The number of older drivers killed or involved in fatal crashes has increased significantly in the last five years, partly due to the increasing number of older drivers and the larger share of drivers who are 65 and older.

  • From 2012 to 2016, there was a 22 percent increase in the number of fatalities in crashes involving at least one driver 65 or older. The number of drivers 65 or older killed in crashes increased 21 percent from 2012 to 2016. Data for all 50 states, as well as a comparison to 2012, can be found in the appendix.
  • The overall number of traffic fatalities in the U.S. increased 11 percent from 2012 to 2016, from 33,782 to 37,461 fatalities.
  • The chart below details the 20 states with the highest number of traffic fatalities in crashes involving at least one driver age 65 or older in 2016, as well as the states with the highest proportion of fatalities in crashes involving at least one driver 65 or older.

 

  • The chart below details the 20 states with the greatest increase between 2012 and 2016 in the number of fatalities in crashes involving at least one driver 65 or older. Nationwide, fatalities in crashes involving at least one driver 65 or older increased 22 percent from 2012 to 2016.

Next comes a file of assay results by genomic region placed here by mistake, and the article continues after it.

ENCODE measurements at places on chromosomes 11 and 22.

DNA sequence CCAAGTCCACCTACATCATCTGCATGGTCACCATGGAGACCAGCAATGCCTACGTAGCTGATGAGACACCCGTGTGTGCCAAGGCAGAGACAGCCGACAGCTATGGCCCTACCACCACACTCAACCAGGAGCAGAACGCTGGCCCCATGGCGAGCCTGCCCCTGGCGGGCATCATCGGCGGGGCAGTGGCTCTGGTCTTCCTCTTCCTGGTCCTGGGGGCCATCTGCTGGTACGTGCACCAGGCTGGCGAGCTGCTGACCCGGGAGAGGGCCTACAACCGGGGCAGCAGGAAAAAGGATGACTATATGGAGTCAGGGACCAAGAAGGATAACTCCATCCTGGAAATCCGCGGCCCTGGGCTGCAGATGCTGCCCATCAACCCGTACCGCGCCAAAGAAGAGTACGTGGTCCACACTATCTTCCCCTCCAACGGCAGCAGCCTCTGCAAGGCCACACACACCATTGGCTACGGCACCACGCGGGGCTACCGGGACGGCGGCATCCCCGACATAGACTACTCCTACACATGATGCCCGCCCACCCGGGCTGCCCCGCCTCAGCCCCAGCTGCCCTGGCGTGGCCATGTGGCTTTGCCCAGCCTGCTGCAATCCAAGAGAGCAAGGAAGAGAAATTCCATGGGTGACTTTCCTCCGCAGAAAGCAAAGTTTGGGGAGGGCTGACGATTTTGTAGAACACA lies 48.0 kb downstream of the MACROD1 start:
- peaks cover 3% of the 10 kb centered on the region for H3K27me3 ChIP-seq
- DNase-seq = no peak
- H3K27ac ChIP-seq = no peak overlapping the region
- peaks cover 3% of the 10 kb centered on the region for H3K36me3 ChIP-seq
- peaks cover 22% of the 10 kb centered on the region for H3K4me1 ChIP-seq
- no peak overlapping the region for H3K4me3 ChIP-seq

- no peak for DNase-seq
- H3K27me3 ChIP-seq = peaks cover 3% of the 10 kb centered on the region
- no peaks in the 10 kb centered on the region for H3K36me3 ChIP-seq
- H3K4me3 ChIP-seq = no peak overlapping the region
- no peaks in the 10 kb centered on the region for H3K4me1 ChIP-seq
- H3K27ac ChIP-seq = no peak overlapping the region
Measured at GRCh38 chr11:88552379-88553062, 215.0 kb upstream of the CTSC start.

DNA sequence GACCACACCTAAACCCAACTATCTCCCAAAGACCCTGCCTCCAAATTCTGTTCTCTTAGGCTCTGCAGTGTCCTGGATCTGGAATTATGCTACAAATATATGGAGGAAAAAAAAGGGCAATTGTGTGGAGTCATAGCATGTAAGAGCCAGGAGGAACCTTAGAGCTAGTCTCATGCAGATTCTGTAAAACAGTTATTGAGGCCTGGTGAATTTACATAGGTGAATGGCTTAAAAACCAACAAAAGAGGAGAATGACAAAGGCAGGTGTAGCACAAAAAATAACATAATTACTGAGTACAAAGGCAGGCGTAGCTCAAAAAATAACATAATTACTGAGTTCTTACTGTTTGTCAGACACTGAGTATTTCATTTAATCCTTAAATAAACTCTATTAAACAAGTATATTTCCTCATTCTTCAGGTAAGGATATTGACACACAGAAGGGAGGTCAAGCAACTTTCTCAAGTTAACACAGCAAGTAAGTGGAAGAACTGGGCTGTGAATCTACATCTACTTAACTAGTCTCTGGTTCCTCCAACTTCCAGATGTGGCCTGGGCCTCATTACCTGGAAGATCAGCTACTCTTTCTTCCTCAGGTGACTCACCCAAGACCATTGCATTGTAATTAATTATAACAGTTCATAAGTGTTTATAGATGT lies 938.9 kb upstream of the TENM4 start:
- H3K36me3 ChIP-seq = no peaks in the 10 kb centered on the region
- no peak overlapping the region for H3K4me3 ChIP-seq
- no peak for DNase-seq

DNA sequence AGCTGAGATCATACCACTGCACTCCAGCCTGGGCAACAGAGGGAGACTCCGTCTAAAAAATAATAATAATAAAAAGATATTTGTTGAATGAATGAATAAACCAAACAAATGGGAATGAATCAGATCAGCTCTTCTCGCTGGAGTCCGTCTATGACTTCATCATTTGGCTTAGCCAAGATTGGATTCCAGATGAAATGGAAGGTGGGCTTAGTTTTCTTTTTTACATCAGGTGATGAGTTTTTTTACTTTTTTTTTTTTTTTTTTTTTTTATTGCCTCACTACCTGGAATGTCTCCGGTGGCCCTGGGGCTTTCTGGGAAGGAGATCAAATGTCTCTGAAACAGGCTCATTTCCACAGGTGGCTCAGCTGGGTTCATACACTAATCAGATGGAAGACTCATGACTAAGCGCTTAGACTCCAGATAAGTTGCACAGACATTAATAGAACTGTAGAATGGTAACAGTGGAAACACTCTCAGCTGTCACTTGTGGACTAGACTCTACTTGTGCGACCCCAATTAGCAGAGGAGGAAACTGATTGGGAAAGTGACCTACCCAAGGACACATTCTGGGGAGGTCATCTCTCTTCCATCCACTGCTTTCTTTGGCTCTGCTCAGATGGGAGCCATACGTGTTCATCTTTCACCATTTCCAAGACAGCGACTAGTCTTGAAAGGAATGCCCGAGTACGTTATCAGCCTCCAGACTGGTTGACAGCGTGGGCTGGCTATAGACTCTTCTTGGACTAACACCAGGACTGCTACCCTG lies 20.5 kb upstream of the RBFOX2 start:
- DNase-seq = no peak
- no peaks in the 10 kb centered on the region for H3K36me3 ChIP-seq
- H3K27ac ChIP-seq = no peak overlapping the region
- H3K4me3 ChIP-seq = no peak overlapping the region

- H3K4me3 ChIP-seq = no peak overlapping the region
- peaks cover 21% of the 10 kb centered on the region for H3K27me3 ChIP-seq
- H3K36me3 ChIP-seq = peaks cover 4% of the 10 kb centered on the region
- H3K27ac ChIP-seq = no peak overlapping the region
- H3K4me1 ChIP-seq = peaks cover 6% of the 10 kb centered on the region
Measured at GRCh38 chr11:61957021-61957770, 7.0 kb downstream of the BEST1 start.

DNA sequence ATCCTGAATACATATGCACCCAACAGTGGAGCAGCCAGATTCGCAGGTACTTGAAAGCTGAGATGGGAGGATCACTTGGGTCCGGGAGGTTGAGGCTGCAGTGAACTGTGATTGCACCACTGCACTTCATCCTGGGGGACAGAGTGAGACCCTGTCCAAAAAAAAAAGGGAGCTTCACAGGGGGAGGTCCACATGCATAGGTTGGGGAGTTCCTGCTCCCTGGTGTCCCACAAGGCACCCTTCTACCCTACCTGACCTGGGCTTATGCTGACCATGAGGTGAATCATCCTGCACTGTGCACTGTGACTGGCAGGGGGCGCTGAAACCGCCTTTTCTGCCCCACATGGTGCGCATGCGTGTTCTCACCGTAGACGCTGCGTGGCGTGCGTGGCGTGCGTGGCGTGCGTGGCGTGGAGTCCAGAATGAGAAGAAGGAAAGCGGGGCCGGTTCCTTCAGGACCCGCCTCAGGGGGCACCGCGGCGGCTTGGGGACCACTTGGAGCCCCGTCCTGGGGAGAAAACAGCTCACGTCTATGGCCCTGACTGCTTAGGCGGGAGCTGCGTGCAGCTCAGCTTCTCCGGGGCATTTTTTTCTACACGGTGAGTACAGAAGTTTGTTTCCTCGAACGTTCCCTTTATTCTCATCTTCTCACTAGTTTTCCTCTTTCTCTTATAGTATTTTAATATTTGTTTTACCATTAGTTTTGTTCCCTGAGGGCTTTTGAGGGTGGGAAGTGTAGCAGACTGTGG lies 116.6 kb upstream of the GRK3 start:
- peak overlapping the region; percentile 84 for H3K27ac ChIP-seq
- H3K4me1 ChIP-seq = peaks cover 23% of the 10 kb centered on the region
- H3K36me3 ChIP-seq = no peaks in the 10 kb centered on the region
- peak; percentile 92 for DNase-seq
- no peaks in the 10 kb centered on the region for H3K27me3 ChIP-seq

• The chart below details the 20 states with the highest number of drivers 65 and older killed in traffic crashes in 2016. Data for all 50 states, as well as a comparison to 2012, can be found in the appendix.

OLDER DRIVER MOBILITY AND QUALITY OF LIFE

Older Americans are more mobile and active than ever and want to maintain that lifestyle for as long as possible. Private vehicles remain the overwhelming transportation mode of choice for older Americans. The level of mobility enjoyed by older Americans is closely tied to their quality of life.

  • For those 65 and older, 90 percent of travel takes place in a private vehicle, and for Americans 85 and older, 80 percent of travel occurs in a private vehicle.